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Posts from the ‘Theory’ Category

Claude Lévi-Strauss (1908-2009)

Although we never met, I was greatly impacted by the work of Claude Lévi-Strauss. I am very saddened to learn of his passing, but I recall how happy I felt upon his reaching his 100th birthday last November. He was a giant.

Don’t Miss Kim Christen’s Account of Returning to Tennant Creek

Don’t miss Kim Christen’s account of returning to Tennant Creek. Its a beautiful account of an important moment. Find it on her website here.

Two Bits by Chris Kelty is Great

kelty_cvr_medA few days ago I finished reading Chris Kelty‘s wonderful book Two Bits: The Cultural Significance of Free Software (Duke University Press, 2008).  During the academic year, I could not get to it but it was a treat to read it at a time in which it could be the only big thing that I was reading (as opposed to reading it alongside course readings).  While I would have benefited greatly from reading it last year (when my involvement in the issues that it treats really began to expand), it will do me much good in the days ahead, as it relates very centrally to the work that I am now doing on scholarly communications issues.  It provides invaluable context on the emergence and present-day life of open source software, but it also offers a range of valuable theoretical, interpretive and methodological tools that are portable to other contexts.  The book also examines, in a very sophisticated way, the manner in which the processes and ideas and values of free and open source software have been extended into projects like Connexions (about which my department held a really fruitful meetup recently) and the Creative Commons license system.  All of this work is done very artfully and in ways that we can all learn from.

This post is no surogate for a careful review, but I want to flag the book’s importance to me and to suggest that it is going to be touchstone work for many of the projects that I am increasingly involved in. More ambitiously, I want to plead with my friends and colleagues to read it so that we can talk about it and draw upon it in our efforts together and in our conversations. It is a great work of ethnography, history, and theory.  It is also an experiment that modulates the very processes that it describes, as is evident on the excellent and innovative website that Chris has built to extend the book.  One can purchase the book the conventional way, but it is also available to freely read and remix in a variety for formats via the website.  Some of the background for this is also provided in the “Anthropology of/in Circulation” project that Chris led and that I particupated in.  Find the article version of that project here in IUScholarWorks Repository.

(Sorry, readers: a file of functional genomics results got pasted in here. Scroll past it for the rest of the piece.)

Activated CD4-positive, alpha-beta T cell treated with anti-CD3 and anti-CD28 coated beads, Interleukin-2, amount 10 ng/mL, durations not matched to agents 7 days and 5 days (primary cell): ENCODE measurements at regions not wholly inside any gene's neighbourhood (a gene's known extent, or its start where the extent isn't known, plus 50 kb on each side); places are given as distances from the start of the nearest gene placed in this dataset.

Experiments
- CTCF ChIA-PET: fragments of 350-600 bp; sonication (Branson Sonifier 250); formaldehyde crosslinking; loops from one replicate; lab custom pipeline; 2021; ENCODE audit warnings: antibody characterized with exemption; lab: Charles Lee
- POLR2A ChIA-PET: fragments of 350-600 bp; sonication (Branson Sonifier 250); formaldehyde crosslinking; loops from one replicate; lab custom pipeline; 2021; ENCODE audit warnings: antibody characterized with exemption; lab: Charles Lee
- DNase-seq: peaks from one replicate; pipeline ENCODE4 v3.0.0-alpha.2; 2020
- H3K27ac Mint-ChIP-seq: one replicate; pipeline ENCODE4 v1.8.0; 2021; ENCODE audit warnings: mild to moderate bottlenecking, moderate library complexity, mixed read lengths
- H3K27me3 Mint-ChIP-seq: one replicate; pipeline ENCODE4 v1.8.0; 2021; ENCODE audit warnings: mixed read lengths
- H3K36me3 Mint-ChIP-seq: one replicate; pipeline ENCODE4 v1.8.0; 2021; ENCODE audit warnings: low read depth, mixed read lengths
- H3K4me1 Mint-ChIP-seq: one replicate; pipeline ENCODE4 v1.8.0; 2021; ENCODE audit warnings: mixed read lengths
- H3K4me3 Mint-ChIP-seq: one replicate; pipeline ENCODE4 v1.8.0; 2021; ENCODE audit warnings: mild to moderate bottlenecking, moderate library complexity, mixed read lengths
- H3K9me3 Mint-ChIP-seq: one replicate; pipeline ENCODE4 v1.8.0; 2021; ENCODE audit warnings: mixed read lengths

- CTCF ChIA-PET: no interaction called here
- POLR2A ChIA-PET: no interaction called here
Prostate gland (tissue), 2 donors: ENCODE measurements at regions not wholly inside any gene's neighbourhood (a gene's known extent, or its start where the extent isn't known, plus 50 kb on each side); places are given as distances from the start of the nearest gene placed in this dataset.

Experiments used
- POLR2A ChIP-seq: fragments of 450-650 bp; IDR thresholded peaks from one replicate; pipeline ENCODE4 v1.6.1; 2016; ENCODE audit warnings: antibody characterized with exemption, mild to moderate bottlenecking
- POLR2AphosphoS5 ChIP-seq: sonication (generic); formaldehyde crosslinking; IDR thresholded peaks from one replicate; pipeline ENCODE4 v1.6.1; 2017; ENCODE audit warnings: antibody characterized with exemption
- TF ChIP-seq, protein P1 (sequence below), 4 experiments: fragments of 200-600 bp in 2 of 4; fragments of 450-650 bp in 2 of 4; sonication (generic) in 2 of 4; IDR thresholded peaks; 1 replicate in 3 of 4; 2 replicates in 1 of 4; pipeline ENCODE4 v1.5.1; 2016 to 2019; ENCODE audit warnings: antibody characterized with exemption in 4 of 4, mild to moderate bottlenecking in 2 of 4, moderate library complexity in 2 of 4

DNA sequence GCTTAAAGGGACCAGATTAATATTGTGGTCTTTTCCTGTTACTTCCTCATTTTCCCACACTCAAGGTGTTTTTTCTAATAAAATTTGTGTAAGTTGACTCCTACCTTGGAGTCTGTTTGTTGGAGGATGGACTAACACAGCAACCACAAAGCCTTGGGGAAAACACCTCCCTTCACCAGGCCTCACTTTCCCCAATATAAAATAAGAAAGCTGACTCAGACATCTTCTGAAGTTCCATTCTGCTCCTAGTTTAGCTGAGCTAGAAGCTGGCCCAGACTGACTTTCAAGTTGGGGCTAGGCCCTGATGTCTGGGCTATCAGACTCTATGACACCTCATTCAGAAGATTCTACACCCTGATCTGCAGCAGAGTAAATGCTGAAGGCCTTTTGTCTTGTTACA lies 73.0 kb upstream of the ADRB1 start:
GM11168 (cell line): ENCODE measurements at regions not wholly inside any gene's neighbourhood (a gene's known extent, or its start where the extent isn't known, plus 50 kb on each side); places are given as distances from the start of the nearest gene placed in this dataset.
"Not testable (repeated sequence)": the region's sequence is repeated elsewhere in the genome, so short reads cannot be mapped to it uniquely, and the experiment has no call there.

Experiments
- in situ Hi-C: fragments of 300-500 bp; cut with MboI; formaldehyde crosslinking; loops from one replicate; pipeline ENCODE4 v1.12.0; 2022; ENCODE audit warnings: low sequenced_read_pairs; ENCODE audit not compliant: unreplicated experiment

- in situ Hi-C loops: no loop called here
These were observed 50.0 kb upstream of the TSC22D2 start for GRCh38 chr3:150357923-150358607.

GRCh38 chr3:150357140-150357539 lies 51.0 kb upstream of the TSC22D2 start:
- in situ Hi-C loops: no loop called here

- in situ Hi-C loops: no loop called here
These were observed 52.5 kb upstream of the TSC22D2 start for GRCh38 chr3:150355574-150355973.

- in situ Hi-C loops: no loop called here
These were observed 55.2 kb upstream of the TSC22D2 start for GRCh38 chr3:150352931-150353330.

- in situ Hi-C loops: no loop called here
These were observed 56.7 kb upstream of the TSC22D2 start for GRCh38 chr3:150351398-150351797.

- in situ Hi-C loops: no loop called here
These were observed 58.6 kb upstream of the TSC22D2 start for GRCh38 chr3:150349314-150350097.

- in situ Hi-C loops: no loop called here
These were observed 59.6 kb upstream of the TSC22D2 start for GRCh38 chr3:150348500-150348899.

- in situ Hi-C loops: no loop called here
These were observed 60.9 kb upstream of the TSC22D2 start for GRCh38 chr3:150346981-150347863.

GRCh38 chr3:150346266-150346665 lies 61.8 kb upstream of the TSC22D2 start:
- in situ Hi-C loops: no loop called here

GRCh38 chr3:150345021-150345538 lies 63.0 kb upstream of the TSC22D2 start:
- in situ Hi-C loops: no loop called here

Thank you Chris.

Public/Private Conference

Congratulations to all of the organizers, funders, presenters, listeners, friends, performers, discussants and others who made the recent Public & Private conference at Indiana University a big success.  Held March 27-28, 2009, this was the second in a projected series of conferences jointly organized by the folklore students at The Ohio State University and the folklore and ethnomusicology students at Indiana University Bloomington. This year’s conference attracted students from a number of different U.S. graduate programs, featured excellent keynote presentations by Jim Leary of the folklore program at the University of Washington and Richard Bauman of Indiana University, and was concluded by a very memorable (sometimes hilarious) coffeehouse featuring a diversity of music, dance and poetry performances by members of the IU Department of Folklore and Ethnomusicology. There was a first rate poster presentation and undergraduate as well as graduate student participants did fine work with both paper and poster presentations.  There was plenty of food and good conversation. I am really appreciative of, and impressed by, all the hardwork that so many colleagues invested into this big event.

Theoretically, the conference also did significant work, as many of the papers and discussions focused tightly on the conceptual issues evoked by the meeting theme. Some smart brainwork was built upon good ethnographic and historical research and I think that all of the participants came away from the meetings with an improved tool kit with which to think critically about the nature of these productive but slippery conceptions.

The URL will surely no be stable, as information for what was an uncoming conference becomes legacy content, but the program can presently be found online here. Related material should appear eventually in IU ScholarWorks Repository.

Good work everyone.

The Form of Value in Globalized Traditions

Recently, I had a unique and wonderful opportunity to participate in a small conference and workshop hosted by the Center for Folklore Studies at The Ohio State University (in partnership with the Berkeley Folklore Program).  Titled “The Form of Value in Globalized Traditions,” the workshop continued an ongoing series of discussions that were inaugurated in 2007 by Charles L. Briggs at the University of California, Berkeley.  The program for the public presentations (which were held on Friday, March 6, 2009), along with paper abstracts, can be found online at here. The overview summary describing what we were up to read: